Holding On To The Stories Our Hands Tell

“Becoming a mother is the most transformative shift in identity from being the ‘daughter of’ to the ’mother to’, from individual identity to collective.” –@birthofamama

At an early age, I caught a glimpse of what it is for a woman to lead through a pen. My introduction as a writer came from the placement of my mom’s hands over my own, guiding the direction of the pencil to help me trace and form letters that would become stories twenty-something years later.

For someone who knows what it is to struggle, I cannot let go off the scenarios that rummage through my mind of her using her hands to produce something out of nothing for dinner, learning the concept of hustling in the home instead of out in the street.

In trying to find God, I discovered new parts of what her quiet strength felt like when we knelt before crosses and locked hands at altars on Sundays.

I misinterpreted love when her hands would hit and subsequently try to heal hurt with hugs. Hands are like home; hands can also create distance and make the familiar feel foreign. 

Do the lines in our palms expose narratives about our lineage? What energies transmit through a mother’s hands to her daughter’s? 

It’s a question that I’ve reflected on for 31 days since your arrival. I’ve thought a lot about how the start of this new year, the very first day, brought about a lone resolution:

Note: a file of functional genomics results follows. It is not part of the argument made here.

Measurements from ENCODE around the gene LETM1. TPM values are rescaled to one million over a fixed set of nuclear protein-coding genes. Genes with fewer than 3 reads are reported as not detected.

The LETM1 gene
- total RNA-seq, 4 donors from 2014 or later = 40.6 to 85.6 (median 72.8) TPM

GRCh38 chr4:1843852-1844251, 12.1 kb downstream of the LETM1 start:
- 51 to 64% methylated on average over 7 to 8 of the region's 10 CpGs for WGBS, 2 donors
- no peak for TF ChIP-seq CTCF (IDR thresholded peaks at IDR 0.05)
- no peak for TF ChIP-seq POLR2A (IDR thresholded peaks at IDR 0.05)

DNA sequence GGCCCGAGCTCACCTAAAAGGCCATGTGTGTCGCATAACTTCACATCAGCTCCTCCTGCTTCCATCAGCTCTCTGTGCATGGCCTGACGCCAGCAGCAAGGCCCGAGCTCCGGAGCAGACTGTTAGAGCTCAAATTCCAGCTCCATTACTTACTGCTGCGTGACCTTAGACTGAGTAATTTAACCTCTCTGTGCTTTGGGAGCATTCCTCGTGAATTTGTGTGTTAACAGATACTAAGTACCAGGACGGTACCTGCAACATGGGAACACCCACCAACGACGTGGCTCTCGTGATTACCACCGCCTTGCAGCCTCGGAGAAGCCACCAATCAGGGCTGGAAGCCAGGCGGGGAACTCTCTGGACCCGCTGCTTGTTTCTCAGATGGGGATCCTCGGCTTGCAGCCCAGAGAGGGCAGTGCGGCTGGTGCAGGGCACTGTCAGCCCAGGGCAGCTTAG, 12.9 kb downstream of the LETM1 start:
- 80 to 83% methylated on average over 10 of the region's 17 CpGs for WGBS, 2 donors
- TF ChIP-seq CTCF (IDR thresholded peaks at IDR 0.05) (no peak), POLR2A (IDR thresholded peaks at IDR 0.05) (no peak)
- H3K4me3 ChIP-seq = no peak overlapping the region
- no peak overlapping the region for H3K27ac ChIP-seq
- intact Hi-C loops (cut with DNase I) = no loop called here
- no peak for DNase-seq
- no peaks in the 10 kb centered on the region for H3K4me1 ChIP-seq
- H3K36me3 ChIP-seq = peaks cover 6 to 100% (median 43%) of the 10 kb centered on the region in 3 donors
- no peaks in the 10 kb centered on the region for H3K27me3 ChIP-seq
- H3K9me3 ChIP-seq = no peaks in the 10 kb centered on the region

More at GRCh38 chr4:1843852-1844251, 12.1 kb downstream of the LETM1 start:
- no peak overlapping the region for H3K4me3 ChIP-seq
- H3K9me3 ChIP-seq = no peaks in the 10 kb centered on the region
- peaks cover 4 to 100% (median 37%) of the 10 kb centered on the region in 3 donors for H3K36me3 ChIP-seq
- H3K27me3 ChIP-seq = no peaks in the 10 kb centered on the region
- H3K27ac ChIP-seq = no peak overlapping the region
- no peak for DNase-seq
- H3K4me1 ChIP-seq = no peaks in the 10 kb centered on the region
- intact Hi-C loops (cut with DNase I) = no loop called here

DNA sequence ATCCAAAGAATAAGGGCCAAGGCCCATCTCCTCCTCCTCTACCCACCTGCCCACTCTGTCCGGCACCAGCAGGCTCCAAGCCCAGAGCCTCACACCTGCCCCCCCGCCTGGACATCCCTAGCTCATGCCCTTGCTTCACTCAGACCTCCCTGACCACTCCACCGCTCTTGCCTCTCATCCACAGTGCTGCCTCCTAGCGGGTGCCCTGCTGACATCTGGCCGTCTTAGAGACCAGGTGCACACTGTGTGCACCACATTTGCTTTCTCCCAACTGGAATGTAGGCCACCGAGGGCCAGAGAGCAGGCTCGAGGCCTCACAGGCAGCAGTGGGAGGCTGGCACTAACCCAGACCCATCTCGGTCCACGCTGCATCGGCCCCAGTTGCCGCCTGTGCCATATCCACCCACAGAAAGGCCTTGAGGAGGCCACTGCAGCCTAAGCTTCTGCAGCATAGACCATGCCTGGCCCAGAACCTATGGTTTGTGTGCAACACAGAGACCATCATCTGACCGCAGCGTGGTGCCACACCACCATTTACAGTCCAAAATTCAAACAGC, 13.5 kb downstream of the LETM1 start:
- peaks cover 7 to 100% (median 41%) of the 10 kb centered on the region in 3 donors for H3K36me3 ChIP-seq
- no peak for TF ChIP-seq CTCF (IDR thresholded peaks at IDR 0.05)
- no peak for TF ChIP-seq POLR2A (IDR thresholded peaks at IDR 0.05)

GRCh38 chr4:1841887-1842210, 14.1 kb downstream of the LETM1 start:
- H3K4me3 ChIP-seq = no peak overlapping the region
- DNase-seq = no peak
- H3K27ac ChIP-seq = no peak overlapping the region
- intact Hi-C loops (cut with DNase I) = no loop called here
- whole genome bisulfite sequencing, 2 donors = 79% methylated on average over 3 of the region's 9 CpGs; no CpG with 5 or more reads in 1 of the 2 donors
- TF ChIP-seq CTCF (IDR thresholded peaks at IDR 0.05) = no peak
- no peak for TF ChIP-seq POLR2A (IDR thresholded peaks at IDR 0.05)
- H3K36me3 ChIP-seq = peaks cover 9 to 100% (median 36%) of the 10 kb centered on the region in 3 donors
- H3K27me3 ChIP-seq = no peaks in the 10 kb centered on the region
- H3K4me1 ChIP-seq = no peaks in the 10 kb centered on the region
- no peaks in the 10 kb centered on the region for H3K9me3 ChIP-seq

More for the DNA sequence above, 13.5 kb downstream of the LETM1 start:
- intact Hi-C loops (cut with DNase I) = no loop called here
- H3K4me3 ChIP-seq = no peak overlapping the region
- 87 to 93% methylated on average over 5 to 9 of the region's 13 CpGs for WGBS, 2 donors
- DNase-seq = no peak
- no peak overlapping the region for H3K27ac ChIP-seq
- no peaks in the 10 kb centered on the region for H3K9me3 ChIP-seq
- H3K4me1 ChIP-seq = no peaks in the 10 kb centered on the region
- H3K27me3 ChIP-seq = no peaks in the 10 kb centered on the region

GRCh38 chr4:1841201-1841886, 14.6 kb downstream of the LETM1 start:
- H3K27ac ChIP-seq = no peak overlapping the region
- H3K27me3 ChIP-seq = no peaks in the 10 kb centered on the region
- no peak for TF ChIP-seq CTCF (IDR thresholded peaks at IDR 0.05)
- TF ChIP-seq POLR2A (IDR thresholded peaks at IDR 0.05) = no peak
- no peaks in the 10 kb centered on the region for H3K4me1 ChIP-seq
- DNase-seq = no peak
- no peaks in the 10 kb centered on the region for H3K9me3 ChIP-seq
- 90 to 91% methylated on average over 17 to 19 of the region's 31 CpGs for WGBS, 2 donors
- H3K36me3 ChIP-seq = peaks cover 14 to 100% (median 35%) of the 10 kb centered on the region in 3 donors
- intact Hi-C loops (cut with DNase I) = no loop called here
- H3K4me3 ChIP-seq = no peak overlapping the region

Be a better mother.

I spoke to you hours later on what would be your birthday as contractions crashed in and thought about how my own mother stood bedside, holding my hand in the same hospital eight years prior. She would not be present during your birth, nor would she know about my pregnancy with you, but as someone’s child, for just a quick second, I wanted my own guardian there. I went from holding her hand and using her encouragement as strength to pull through, to squeezing bed rails as I pushed you out of me without her presence. What an exchange in almost a decade’s time–the intimacy in holding her hands, to holding onto you as if I depend on your existence more than you do mine.